Photo: Aaron Lavinsky/Star Tribune via Getty Images

Some areas of the U.S. are facing a shortage of nasal swabs, an essential material to test people for the novel coronavirus.

Why it matters: Coronavirus testing in the U.S. has been woefully lagging behind other countries — a criticism the Trump administration is trying to fix. Labs have been short on other materials like "RNA extraction" kits that are needed for testing.

Yes, but: The shortages aren't national — rather, they're confined to specific locations, one source with direct knowledge told me.

  • The Food and Drug Administration has published a list of alternative materials that can be used.

Go deeper: Why the U.S. is so far behind on coronavirus testing

Go deeper

Updated 32 mins ago - Politics & Policy

Coronavirus dashboard

Illustration: Sarah Grillo/Axios

  1. Global: Total confirmed cases as of 11 a.m. ET: 31,937,244 — Total deaths: 977,624 — Total recoveries: 22,013,874Map.
  2. U.S.: Total confirmed cases as of 11 a.m ET: 6,937,145 — Total deaths: 201,959 — Total recoveries: 2,670,256 — Total tests: 97,459,742Map.
  3. Health: The coronavirus is surging again — Johnson & Johnson begins large phase 3 trial — The FDA plans to toughen standards.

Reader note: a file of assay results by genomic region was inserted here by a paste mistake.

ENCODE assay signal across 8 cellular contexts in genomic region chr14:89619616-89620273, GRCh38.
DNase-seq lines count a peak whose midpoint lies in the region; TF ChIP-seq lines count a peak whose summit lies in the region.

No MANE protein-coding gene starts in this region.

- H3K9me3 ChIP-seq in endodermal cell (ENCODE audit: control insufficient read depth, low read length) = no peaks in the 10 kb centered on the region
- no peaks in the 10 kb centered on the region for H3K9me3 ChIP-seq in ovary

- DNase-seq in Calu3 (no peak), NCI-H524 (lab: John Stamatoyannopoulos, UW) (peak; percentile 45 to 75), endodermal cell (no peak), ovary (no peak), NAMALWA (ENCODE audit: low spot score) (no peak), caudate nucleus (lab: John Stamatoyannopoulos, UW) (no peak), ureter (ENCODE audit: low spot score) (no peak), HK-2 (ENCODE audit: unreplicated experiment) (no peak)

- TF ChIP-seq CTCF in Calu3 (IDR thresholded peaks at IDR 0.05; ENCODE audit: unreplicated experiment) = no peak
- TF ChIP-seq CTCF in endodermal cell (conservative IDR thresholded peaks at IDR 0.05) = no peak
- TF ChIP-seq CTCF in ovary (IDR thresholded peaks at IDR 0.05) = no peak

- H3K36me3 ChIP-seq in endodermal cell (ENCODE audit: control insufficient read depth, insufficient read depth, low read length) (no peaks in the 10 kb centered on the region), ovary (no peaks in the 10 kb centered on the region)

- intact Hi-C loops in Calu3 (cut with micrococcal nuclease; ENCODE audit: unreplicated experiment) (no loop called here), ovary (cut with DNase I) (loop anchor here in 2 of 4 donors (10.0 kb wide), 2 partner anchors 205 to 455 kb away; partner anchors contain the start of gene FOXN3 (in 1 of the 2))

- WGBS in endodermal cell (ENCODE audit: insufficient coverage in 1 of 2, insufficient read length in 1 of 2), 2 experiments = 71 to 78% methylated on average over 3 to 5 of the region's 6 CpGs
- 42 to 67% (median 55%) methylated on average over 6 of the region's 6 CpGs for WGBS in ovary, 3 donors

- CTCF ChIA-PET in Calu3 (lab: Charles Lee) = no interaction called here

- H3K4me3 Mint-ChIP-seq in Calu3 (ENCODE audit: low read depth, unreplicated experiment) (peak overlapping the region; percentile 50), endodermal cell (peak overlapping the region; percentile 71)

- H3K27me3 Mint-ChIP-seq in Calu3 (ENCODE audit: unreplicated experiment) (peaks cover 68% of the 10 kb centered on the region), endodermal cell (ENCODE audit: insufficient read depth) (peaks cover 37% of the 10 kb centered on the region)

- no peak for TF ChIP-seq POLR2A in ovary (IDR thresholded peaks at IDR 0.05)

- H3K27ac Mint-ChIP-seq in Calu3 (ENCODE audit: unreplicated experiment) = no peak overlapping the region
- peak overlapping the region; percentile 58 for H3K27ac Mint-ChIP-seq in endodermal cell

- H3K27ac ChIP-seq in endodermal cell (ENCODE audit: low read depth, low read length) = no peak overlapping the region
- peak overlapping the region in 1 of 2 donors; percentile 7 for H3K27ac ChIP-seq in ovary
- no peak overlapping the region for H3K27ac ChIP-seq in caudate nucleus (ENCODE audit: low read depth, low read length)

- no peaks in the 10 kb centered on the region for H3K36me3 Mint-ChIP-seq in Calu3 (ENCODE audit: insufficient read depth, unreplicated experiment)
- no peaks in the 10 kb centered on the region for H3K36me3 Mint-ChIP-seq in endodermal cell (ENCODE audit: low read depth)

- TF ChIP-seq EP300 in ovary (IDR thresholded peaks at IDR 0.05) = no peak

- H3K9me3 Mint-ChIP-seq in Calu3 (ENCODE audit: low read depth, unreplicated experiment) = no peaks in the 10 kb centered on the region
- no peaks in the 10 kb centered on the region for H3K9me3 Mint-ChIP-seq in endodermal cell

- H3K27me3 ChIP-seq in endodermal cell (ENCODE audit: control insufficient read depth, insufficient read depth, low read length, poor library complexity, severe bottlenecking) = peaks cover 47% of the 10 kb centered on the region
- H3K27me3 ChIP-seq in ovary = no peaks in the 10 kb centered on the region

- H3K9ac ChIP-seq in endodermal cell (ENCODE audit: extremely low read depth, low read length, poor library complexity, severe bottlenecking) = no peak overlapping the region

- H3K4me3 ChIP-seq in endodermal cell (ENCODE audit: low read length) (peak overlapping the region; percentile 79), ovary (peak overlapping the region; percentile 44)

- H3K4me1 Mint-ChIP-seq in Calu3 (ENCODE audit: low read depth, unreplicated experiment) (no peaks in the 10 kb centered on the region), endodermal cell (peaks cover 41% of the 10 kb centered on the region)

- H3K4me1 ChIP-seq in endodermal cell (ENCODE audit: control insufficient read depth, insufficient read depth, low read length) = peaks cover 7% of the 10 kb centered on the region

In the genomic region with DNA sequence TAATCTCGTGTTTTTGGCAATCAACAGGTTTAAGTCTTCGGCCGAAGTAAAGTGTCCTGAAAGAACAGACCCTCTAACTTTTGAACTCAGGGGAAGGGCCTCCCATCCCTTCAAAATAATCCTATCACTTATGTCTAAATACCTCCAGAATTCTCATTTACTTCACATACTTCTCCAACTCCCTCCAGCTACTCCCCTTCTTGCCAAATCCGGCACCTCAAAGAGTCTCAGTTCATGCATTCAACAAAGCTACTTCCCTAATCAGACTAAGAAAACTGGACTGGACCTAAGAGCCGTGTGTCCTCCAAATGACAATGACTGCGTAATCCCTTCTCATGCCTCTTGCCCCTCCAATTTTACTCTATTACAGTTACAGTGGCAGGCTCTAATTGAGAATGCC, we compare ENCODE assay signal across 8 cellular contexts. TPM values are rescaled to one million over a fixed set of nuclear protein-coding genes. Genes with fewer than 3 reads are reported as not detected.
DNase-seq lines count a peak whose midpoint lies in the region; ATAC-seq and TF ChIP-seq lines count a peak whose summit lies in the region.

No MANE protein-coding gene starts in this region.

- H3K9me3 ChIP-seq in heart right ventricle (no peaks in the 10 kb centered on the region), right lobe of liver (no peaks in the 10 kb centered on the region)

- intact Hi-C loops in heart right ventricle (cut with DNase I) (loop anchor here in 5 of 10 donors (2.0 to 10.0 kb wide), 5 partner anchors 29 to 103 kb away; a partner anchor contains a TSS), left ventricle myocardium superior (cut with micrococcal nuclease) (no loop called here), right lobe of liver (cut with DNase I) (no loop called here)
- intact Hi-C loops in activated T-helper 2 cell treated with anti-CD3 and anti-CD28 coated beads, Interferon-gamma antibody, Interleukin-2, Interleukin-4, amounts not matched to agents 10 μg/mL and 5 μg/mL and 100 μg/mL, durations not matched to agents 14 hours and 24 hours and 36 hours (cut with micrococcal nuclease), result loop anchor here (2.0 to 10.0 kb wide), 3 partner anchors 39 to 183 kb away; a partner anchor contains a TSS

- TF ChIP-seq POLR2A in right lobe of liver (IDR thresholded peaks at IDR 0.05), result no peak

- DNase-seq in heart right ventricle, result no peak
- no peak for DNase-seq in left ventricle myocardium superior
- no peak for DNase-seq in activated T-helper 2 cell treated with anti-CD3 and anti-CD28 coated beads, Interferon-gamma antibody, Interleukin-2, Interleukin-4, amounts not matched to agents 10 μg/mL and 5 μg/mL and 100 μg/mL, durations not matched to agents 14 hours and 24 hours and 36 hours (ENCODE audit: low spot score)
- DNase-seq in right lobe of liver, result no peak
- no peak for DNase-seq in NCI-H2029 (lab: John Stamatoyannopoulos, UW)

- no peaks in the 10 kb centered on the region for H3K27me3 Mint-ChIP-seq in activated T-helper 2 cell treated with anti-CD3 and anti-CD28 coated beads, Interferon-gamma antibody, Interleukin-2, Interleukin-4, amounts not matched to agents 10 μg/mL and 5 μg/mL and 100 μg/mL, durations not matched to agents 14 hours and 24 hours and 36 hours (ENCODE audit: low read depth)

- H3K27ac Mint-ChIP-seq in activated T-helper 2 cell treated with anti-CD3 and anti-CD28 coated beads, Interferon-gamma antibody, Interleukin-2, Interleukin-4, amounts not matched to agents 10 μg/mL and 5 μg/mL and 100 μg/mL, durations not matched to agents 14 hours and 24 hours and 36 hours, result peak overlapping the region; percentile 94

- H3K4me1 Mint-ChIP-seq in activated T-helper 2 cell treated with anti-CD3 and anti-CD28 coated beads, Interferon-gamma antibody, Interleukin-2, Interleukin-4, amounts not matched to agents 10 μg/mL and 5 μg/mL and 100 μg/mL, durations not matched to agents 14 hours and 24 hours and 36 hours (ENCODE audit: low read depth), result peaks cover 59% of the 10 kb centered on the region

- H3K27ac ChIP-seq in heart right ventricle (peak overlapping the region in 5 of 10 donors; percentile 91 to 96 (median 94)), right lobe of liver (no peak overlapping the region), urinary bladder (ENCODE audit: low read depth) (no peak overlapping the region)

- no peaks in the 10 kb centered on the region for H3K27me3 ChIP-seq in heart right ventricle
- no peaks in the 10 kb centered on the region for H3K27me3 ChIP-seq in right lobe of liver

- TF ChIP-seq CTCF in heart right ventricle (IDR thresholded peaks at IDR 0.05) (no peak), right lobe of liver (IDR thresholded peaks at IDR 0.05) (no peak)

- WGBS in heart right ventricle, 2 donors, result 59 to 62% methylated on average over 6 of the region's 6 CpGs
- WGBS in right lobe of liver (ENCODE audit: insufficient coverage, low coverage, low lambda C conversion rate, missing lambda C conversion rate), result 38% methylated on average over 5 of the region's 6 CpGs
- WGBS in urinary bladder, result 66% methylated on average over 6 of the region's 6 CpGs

4. Media: Pandemic spurs journalists to go it alone via email.
  5. Technology: The tech solutions of 2020 may be sapping our resolve to beat the coronavirus
  6. Sports: Here's what college basketball will look like this season.
Updated 2 hours ago - Politics & Policy

Republicans condemn Trump's refusal to commit to peaceful transfer of power

Photo: Joshua Roberts/Getty Images

A number of prominent Republican lawmakers addressed President Trump's refusal on Wednesday to commit to a peaceful transfer of power if he loses November's presidential election.

Driving the news: Senate Majority Leader Mitch McConnell tweeted, "The winner of the November 3rd election will be inaugurated on January 20th. There will be an orderly transition just as there has been every four years since 1792."

2 hours ago - Technology

Pandemic spurs journalists to go it alone via email

Illustration: Aïda Amer/Axios

A slew of high-profile journalists have recently announced they are leaving newsrooms to launch their own, independent brands, mostly via email newsletters.

Context: Many of those writers, working with new technology companies like Substack, TinyLetter, Lede, or Ghost, have made the transition amid the pandemic.

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